Back in 1982, I was in my first year at Liverpool University studying Philosophy and Politics. I threw myself into a heady mix of radical political activity and constant clubbing. The city’s politics was volatile and exciting. The clubbing scene reflected the supremacy of Liverpool in the pop charts with bands like the Teardrop Explodes, Echo and the Bunnymen, and Wah! The student paper, Gazette, questioned whether I would ever decide between being “a dedicated Marxist or a decadent disco kid”. I chose both. And in the spring of 1982, encouraged by my comrades, I ran for the welfare officer position in the Guild of Undergraduates (now the Guild of Students – the student union basically).
I was a Labour candidate. But really, I was a Militant candidate. This was the Marxist group within the Labour Party that was steadily assuming control of the party in the city of Liverpool and dominated the university Labour club that year. The comrades had no interest in actually winning this Guild election. The point was to raise the profile of our “bold socialist” policies and maybe recruit some students to the cause. Consequently, I ran on such policies as the nationalisation of the top 200 monopolies, a £90 minimum wage (generous in those days!) and the introduction of a 35 hour week. I even joked at the time that a 35 hour week would lose the support of arts students who barely managed ten hours a week.
I got about 120 votes. Though I remember a Militant saying to me afterwards: “120 Marxists at the university!!” Think that was a case of revolutionary optimism.
To console myself, I got blind drunk at the count and somewhere there is a picture of me in my revolutionary, inebriated state. I’d love to see it!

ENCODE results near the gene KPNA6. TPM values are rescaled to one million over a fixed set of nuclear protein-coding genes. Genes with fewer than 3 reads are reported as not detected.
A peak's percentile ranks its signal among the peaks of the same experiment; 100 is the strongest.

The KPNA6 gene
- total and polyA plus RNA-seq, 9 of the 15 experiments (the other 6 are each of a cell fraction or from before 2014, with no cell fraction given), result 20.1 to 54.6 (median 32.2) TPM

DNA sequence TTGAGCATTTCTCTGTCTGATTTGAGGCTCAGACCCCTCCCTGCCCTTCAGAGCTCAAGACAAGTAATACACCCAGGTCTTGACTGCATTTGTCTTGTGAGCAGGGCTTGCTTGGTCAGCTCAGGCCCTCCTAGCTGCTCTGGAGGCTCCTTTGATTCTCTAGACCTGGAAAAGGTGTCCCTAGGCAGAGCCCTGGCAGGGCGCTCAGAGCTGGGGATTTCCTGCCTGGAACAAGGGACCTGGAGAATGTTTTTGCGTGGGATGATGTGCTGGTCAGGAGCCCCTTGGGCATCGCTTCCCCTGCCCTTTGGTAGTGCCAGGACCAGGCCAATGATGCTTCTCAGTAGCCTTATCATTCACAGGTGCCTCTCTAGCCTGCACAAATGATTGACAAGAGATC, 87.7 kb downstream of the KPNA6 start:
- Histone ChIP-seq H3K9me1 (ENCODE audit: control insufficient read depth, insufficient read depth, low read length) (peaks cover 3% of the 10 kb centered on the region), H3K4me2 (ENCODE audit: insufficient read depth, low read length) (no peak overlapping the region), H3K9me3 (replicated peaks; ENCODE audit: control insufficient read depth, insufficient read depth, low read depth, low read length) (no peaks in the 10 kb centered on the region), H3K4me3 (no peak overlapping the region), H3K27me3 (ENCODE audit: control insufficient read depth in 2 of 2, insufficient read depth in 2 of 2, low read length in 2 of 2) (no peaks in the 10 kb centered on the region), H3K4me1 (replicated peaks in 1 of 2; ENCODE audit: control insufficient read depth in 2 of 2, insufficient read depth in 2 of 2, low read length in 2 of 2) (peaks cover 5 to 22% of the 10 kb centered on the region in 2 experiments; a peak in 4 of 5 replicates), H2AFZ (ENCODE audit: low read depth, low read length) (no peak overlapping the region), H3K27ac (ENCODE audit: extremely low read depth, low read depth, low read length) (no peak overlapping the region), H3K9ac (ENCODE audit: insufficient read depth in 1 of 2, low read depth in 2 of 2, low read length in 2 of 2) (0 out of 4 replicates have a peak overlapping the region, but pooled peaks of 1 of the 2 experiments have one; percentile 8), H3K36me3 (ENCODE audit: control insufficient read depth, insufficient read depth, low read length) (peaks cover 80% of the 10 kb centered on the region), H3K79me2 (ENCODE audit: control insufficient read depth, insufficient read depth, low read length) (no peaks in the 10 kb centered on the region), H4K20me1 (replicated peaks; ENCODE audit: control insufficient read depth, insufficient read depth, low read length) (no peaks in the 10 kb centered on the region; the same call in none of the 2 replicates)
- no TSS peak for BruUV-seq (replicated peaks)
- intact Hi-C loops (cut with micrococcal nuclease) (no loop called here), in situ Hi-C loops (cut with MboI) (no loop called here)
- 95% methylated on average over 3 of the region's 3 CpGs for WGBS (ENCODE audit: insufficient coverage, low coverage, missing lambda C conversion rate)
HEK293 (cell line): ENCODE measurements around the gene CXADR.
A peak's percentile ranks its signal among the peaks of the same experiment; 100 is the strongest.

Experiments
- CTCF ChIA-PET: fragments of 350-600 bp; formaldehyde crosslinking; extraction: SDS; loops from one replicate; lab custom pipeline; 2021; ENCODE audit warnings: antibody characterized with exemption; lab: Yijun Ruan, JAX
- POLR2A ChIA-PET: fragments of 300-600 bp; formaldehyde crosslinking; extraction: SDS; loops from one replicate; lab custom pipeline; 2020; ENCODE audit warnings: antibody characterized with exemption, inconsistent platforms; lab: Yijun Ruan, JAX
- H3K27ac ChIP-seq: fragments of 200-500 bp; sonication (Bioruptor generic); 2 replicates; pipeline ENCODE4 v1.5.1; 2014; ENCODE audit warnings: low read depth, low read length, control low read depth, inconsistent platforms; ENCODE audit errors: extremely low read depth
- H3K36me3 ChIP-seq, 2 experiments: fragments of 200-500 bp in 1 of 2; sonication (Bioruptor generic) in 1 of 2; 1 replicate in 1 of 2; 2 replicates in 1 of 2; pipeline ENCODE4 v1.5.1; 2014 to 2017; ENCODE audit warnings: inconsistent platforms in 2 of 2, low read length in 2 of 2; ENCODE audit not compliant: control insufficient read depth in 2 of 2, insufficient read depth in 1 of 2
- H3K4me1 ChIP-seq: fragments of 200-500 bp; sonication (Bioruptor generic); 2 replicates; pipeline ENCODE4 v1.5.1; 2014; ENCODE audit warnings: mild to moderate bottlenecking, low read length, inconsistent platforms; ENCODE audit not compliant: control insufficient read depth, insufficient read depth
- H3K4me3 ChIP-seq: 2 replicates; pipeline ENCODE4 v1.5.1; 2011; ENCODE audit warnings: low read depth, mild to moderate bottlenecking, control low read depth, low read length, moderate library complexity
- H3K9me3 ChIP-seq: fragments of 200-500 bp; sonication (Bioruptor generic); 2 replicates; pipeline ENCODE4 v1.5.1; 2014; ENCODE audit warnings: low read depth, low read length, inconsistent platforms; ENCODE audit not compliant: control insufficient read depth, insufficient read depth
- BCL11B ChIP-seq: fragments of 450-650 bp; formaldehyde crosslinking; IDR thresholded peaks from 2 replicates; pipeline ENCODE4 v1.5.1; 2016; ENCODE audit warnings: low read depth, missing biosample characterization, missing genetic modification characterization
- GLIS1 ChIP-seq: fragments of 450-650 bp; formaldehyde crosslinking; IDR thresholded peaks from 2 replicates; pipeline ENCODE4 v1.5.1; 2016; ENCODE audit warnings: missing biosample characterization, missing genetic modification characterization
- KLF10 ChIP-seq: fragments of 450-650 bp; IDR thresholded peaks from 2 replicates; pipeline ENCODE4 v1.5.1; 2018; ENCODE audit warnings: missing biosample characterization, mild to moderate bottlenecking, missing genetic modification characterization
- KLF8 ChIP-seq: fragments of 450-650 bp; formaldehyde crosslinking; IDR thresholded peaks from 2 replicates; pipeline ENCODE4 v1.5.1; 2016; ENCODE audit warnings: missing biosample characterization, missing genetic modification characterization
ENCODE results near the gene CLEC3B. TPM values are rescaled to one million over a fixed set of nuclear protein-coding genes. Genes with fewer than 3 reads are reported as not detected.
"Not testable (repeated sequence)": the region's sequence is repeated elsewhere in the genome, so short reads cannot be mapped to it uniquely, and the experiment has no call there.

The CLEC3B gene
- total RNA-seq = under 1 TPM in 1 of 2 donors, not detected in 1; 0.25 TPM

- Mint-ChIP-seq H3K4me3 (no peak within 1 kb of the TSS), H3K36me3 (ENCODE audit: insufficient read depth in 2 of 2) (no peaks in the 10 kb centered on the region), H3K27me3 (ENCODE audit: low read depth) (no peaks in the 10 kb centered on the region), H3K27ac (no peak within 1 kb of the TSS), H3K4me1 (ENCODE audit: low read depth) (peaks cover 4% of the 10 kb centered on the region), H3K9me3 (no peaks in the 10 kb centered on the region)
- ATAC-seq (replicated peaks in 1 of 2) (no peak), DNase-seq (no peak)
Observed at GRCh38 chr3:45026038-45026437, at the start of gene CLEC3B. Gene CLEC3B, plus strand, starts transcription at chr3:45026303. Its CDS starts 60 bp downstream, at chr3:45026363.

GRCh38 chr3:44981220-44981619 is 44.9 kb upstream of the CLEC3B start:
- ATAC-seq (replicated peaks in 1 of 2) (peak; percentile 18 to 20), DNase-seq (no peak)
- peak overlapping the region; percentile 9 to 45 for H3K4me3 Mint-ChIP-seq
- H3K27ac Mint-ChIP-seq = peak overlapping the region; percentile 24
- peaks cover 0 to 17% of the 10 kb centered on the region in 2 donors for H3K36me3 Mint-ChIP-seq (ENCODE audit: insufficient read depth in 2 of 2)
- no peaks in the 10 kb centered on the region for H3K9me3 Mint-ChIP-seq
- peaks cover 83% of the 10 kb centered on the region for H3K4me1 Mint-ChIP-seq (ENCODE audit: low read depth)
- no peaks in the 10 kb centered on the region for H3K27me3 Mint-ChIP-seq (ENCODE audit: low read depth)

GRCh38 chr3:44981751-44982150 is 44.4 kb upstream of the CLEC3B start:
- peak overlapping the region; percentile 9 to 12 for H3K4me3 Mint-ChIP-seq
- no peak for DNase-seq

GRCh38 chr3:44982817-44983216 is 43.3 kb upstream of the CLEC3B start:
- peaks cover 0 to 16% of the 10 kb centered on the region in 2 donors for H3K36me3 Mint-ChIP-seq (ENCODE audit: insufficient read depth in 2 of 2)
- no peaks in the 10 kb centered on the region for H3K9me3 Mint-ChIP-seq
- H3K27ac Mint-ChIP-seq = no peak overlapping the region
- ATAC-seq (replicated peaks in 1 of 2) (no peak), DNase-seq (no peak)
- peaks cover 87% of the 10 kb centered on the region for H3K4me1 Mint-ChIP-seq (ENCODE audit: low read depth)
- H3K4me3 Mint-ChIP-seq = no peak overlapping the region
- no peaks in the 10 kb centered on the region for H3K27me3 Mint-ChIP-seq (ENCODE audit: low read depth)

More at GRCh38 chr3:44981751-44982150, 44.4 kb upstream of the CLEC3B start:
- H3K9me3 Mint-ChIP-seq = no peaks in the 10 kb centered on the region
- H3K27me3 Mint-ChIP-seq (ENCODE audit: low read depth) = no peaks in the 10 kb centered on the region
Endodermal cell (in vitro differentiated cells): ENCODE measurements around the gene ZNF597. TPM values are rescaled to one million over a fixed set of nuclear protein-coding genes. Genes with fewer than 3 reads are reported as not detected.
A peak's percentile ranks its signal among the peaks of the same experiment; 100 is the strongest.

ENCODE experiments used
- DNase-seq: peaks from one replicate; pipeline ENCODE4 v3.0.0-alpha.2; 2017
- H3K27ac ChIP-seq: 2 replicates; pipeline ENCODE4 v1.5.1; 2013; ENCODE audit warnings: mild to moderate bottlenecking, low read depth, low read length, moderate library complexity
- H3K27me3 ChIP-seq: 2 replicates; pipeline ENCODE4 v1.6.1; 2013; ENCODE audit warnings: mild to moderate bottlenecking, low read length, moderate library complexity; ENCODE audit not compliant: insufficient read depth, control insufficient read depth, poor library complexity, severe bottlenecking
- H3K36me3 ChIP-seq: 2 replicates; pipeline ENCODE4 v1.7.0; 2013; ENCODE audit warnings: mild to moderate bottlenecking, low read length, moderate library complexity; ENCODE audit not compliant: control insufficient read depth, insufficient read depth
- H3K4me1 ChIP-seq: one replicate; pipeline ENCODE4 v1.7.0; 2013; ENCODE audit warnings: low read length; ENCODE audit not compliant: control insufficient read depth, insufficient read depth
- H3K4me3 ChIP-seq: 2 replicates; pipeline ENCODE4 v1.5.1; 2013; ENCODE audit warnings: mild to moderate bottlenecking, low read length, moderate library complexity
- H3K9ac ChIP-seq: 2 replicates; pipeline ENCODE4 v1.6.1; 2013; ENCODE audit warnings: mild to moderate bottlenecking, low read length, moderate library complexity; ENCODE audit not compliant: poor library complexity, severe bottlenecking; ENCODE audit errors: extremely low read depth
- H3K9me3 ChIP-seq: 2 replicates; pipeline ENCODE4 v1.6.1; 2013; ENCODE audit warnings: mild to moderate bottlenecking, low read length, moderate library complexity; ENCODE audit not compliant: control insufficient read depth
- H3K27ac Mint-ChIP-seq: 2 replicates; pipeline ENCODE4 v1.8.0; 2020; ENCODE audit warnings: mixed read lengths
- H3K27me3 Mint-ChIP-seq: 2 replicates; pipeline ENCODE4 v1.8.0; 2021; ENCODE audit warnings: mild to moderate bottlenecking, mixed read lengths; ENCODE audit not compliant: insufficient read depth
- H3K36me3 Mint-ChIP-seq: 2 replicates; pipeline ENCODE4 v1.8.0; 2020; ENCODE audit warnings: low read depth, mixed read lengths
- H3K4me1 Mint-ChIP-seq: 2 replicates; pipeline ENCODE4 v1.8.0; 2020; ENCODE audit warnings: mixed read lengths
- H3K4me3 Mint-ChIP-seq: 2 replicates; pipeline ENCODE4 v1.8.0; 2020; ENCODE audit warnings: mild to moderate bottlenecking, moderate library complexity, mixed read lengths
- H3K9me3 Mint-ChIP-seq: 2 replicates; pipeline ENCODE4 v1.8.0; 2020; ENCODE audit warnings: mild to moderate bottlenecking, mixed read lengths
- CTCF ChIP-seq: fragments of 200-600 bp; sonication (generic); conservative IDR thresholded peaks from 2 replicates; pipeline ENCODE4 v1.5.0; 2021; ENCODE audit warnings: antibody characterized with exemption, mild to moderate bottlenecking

DISCOVER: Britain in the era of nationalised industries
Finally, Labour victory at Liverpool Guild of Undergraduates!
That put me off running for the Guild until my final year – two years later – when I was convinced to run again with two more mainstream Labour candidates, Ben Lucas and Maeve (now Baroness) Sherlock. Our manifesto was somewhat more ‘reformist’ as the balance of power in the Labour Club had tipped away from Militant. And in what came as a massive surprise to the three of us – myself and Maeve were elected. To my knowledge – and I’m happy to be corrected – the Guild of Undergraduates at Liverpool University had never experienced a Labour sabbatical team. It had always been run by ‘independents’ – most of whom were members of either the Tories or Liberals but hid their politics for the sabbatical elections.
Our reign of terror – 1984-85 – was memorable to put it mildly. An occupation of the Senate building led to the sad death of the Vice Chancellor Robert Whelan who experienced a heart attack during the proceedings. This made it on to the BBC and ITN news that evening while I was interviewed – rather shell-shocked – by Liverpool’s Radio City. We then went on to stage a rent strike in the halls of residence and supported the miners’ strike. Never a dull moment!
After our term, the Guild of Undergraduates at Liverpool reverted to its usual apolitical form for many years. Though from what I can see from afar, today’s Zoomer sabbaticals seem to be recapturing some of that radical political spirit. Who knows – we Boomers and those Zoomers may have more in common politically than they would ever like to admit. We can at least unite in contempt for those apolitical Gen Xers and Millennials who ran the place in between then and now.